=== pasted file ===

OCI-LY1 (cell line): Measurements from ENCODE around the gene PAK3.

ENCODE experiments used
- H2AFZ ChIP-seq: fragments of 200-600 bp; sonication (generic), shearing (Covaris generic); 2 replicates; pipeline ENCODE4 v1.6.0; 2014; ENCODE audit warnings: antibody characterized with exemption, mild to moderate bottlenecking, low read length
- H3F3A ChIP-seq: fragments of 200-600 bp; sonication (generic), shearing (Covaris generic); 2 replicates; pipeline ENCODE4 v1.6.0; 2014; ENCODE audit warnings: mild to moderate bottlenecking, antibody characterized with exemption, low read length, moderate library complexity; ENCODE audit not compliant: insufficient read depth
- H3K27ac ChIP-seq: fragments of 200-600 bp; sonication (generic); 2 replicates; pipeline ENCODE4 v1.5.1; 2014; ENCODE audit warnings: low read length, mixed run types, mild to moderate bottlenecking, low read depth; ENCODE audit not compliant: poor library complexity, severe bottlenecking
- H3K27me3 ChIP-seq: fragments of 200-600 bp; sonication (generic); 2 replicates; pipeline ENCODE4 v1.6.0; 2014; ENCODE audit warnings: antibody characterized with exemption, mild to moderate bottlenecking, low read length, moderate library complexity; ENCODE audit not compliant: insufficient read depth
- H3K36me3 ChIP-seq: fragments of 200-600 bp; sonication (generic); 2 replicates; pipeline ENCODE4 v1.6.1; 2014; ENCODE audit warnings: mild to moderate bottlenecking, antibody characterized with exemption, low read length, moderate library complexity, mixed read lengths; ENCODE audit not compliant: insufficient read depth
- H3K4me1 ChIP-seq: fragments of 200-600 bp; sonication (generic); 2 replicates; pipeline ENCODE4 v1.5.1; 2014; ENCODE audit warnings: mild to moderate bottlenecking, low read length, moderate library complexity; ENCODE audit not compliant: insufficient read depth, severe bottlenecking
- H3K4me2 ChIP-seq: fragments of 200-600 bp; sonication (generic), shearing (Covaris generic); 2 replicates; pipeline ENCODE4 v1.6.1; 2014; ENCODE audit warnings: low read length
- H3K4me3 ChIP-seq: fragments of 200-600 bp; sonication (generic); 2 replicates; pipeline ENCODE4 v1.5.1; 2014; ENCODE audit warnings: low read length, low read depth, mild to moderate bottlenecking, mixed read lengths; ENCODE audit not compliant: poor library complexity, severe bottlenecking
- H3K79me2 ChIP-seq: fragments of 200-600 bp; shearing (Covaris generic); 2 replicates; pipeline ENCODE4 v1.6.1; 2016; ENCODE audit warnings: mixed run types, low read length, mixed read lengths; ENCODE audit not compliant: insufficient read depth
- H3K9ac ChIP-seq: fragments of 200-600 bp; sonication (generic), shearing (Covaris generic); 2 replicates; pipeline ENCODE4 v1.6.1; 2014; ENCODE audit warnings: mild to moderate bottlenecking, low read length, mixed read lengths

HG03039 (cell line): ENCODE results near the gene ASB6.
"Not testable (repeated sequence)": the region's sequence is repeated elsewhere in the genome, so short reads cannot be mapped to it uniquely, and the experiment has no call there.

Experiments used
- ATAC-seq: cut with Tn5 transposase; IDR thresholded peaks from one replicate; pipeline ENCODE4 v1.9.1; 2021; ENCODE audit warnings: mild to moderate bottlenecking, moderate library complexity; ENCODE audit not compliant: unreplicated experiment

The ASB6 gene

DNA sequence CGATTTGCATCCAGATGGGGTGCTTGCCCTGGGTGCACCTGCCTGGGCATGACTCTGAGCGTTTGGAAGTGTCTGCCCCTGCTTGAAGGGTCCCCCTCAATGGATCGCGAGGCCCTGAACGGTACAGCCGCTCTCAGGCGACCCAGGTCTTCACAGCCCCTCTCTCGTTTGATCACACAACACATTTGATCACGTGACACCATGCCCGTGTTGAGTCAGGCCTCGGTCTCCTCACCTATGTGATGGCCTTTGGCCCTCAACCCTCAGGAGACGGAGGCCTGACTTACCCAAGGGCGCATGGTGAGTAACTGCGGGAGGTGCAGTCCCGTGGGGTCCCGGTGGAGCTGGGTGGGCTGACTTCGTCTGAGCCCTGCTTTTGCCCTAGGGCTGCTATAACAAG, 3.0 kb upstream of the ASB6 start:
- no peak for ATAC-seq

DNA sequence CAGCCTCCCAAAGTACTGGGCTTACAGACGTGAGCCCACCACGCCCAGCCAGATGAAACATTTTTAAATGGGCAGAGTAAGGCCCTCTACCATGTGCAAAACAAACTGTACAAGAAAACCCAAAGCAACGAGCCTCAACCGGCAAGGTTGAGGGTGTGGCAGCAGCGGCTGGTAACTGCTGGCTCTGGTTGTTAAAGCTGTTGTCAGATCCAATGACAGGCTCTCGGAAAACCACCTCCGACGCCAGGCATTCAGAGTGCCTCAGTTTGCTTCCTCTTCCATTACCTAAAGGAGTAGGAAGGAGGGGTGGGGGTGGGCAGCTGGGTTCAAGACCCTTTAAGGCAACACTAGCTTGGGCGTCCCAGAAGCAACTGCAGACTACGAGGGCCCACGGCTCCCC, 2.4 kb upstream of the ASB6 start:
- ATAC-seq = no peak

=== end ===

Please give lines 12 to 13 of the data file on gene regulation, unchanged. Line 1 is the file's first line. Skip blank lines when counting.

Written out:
- H3K9ac ChIP-seq: fragments of 200-600 bp; sonication (generic), shearing (Covaris generic); 2 replicates; pipeline ENCODE4 v1.6.1; 2014; ENCODE audit warnings: mild to moderate bottlenecking, low read length, mixed read lengths

HG03039 (cell line): ENCODE results near the gene ASB6.